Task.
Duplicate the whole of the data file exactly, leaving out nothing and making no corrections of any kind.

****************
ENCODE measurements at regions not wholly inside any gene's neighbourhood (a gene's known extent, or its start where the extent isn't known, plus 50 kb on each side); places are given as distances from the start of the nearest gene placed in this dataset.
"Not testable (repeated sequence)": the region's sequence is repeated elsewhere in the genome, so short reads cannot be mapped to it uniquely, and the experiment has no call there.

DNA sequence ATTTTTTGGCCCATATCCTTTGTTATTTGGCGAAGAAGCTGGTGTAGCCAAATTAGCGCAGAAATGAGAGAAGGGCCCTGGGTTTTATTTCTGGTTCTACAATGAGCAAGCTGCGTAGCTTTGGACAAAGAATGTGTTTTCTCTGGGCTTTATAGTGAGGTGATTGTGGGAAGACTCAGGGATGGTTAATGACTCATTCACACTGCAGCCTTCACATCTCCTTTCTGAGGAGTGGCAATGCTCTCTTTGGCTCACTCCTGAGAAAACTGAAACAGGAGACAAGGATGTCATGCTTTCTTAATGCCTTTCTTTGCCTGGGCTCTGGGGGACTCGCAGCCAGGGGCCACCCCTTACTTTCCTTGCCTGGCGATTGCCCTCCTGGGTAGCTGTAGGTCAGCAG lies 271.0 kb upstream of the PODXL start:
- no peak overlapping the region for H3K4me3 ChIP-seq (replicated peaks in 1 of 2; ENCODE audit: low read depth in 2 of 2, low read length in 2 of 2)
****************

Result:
ENCODE measurements at regions not wholly inside any gene's neighbourhood (a gene's known extent, or its start where the extent isn't known, plus 50 kb on each side); places are given as distances from the start of the nearest gene placed in this dataset.
"Not testable (repeated sequence)": the region's sequence is repeated elsewhere in the genome, so short reads cannot be mapped to it uniquely, and the experiment has no call there.

DNA sequence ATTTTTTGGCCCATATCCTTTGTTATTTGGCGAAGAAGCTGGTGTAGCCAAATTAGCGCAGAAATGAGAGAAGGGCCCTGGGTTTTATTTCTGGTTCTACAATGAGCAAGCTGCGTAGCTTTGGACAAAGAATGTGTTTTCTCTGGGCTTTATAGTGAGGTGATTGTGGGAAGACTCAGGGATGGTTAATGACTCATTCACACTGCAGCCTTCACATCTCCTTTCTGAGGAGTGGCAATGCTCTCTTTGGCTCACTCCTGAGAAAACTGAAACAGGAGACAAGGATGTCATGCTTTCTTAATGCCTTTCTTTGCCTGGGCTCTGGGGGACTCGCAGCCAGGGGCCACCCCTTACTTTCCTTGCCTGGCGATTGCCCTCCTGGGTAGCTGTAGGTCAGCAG lies 271.0 kb upstream of the PODXL start:
- no peak overlapping the region for H3K4me3 ChIP-seq (replicated peaks in 1 of 2; ENCODE audit: low read depth in 2 of 2, low read length in 2 of 2)